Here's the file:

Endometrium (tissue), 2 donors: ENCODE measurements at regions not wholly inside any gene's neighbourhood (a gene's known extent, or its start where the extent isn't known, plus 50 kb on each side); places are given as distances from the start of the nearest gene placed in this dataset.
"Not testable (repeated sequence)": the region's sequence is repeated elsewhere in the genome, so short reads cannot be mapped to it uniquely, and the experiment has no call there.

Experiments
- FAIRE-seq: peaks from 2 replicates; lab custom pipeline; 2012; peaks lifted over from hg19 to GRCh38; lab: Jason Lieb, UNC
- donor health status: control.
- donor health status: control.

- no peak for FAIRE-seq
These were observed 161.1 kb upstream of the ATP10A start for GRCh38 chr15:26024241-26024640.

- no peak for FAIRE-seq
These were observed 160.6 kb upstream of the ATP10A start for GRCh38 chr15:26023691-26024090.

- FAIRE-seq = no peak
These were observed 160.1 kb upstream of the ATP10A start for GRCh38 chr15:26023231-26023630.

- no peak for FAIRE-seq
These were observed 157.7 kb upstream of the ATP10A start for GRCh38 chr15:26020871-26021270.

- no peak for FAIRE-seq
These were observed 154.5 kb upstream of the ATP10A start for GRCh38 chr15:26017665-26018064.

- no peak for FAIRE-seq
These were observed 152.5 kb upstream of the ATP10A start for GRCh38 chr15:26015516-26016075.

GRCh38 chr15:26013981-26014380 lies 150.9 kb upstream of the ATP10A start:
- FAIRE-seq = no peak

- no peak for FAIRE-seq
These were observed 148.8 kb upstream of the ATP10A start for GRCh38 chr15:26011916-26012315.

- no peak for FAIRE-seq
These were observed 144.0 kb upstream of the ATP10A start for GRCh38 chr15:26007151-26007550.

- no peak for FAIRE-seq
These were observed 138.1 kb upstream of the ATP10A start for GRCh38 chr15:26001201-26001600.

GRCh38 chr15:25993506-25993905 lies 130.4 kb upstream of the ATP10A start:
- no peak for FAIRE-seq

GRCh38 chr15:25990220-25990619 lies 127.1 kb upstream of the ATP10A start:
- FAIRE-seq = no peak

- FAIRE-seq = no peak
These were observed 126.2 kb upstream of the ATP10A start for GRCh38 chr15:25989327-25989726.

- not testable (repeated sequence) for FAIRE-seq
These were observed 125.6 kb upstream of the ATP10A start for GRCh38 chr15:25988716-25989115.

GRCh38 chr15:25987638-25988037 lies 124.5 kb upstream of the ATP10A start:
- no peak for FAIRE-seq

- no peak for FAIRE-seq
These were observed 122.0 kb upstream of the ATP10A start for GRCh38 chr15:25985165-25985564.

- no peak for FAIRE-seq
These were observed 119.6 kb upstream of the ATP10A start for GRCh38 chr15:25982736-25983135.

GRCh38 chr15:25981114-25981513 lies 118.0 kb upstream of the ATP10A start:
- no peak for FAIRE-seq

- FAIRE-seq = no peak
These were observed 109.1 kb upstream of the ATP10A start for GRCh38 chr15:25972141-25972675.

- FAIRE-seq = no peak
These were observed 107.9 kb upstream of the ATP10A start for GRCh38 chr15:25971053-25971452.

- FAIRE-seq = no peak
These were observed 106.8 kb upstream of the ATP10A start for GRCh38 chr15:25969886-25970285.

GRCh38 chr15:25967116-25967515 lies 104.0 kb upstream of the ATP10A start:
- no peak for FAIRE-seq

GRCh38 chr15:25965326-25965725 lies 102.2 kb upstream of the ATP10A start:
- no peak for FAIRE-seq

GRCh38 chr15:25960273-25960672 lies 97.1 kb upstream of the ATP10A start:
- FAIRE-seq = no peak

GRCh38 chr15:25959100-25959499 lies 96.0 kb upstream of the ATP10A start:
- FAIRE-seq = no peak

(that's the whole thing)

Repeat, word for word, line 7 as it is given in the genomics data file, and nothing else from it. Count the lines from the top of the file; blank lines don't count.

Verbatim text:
- no peak for FAIRE-seq